So it was Sept. 1, the first taping day of our new (second) season, and I strolled into the KQED building with a selection of the shirts my wife makes for me, along with a couple Tupperwares of cookies that my sister-in-law Nancy had home-baked for my guest, San Francisco Symphony maestro Michael Tilson Thomas, and our crew. Slung over my shoulder was a case containing the oboe that I had borrowed from the Symphony's soon-to-retire English horn player, Julie Ann Giacobassi. The idea was that I was going to play a bit of oboe for MTT -- though, after a lesson earlier that week with Symphony principal oboist Bill Bennett had reminded me of why I'd long ago given up on becoming a professional musician (I lacked talent), the idea was filling me with a certain amount of dread. Then again, dread is the constant friend of performers everywhere (not to mention Jews), so I guess I was feeling pretty much at home.
Upon my arrival on the third floor, the workday began for me as it normally does -- by chatting with the lovely and enigmatic Margarite Jackson da Silva, who seems to bestow upon our floor a kind of beneficent watchfulness. She's way cool, and I suspect she understands many of the secrets of the universe, though if so she's not telling. Officially, Margarite provides all kinds of support for my executive producer, KQED programming director Michael Isip; when I first came to interview with Michael for this job, she instantly relaxed me by pointing out the postcard in her workspace from Haiku Tunnel, the neurotic secretarial movie I'd made with my brother Jake.
A short walk among the cubicles and I reached my own, which, conveniently, is just opposite that of my series producer, Lori Halloran. I showed Lori my shirt selection, we decided on one, and then we talked over how we were going to try to approach the interview. Each on-air conversation is an improvisation between me and the guest, shot pretty much in real time, so of course you can't predict exactly what's going to happen. But since I was going to be playing the oboe for MTT (who, as it turns out, had studied the oboe himself, and so is well aware of the instrument's sadomasochistic effects on those who try to master it), there were certain matters of staging to work out. Also, I was going to be doing my little opening monologue with my guest already in the studio (something we didn't do in our first season), making reshoots inadvisable -- so we wanted to figure out how I'd get myself, and my oboe, from a downstage stool over to MTT on the couch, in a relatively smooth fashion (or at least with nobody getting killed, and no oboes damaged).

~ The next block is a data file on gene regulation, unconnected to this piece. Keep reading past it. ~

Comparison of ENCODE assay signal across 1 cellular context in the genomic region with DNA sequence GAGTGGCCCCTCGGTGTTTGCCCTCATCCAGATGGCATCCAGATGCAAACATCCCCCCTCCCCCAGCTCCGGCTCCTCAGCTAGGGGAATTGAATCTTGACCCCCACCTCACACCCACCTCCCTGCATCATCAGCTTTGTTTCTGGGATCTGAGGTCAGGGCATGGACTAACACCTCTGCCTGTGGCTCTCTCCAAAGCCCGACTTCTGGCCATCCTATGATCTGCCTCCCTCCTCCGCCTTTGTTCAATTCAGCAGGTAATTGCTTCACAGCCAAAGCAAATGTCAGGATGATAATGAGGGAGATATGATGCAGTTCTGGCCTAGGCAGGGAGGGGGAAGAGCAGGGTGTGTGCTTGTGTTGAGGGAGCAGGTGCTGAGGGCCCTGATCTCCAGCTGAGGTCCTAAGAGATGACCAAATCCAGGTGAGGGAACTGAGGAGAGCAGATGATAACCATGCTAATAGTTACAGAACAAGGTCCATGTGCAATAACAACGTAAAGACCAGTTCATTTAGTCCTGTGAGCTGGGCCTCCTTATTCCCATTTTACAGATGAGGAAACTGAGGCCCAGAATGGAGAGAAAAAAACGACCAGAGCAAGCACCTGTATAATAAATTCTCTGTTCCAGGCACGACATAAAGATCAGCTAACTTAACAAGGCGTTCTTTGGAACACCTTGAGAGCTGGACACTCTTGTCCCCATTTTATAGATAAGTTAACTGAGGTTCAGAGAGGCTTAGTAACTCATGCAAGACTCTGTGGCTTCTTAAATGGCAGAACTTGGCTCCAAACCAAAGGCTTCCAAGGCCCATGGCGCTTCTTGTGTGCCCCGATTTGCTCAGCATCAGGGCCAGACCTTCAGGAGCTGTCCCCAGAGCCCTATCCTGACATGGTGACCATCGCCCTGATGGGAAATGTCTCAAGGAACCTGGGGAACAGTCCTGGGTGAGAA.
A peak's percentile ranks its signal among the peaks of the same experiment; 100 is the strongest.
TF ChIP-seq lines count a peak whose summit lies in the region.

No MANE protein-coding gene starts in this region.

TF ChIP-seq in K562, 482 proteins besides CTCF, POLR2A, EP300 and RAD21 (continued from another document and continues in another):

As if on cue, as Lori and I discussed this stuff my director, Kevin Kastle, ambled over. Kevin always seems to be happy and relaxed -- which ends up relaxing me (no mean feat). Kevin and Lori speak to each other in the secret language of people who actually (unlike me) know how television works -- listening to them talking in technicalese, I feel kind of like I did as a little boy when my maternal grandparents spoke Yiddish to each other and I wondered what in the world they might be saying. (Though I think it's fair to generalize that Kevin's and Lori's interactions are a lot less fraught with bitterness than grandma and grandpa's were -- maybe it's because neither of them came from Russia.)
Eventually Lori and Kevin headed down to the second floor, to brief the crew on the approaching taping, while I swung around the corner to say hi to our new intern, a talented young filmmaker named Victor Tran, who was deeply focused on logging the footage from a "Wandering Josh" shoot. (Nonetheless, I did manage to elicit this action photo of him.) Victor's done a hypnotic and cool short doc, titled "The One Inch Punch," that's become a cult hit on YouTube; watch it here, if you dare. It's great to have him around this season, and I can tell it will be a challenge to break his spirit (the ultimate fate of all interns everywhere), especially given his martial-arts background.
Finally, it was showtime. I went downstairs to the studio, got miked up, poured myself some very strong coffee, soaked my oboe reeds, and chatted with our wonderfully warm crew. (The studio itself, by contrast, is wonderfully cold -- I love it that way, and the crew members, huddled in sweaters and shawls and such, are kind enough to indulge me.) MTT -- taller than I'd expected, and with a disarming graciousness -- came in and took his place on the couch. Clutching Julie's oboe, I took my place on the stool, reminding myself not to try to force anything -- to let the interview unfold however it may (though I knew I'd be taking at least a few minutes to rave about the San Francisco Symphony's extraordinary new public-TV series, Keeping Score: Revolutions in Music, which MTT hosts). The countdown ensued, and about a half-hour later the taping was over. What happened in between remains, as always, quite hazy in my memory, but can be witnessed tonight on our season premiere at 7:30 (and on Friday night at 10:30). I do recall that I played the oboe and that nobody died -- so I'd have to guess that, all in all, it was a good day.
5 comments September 25th, 2006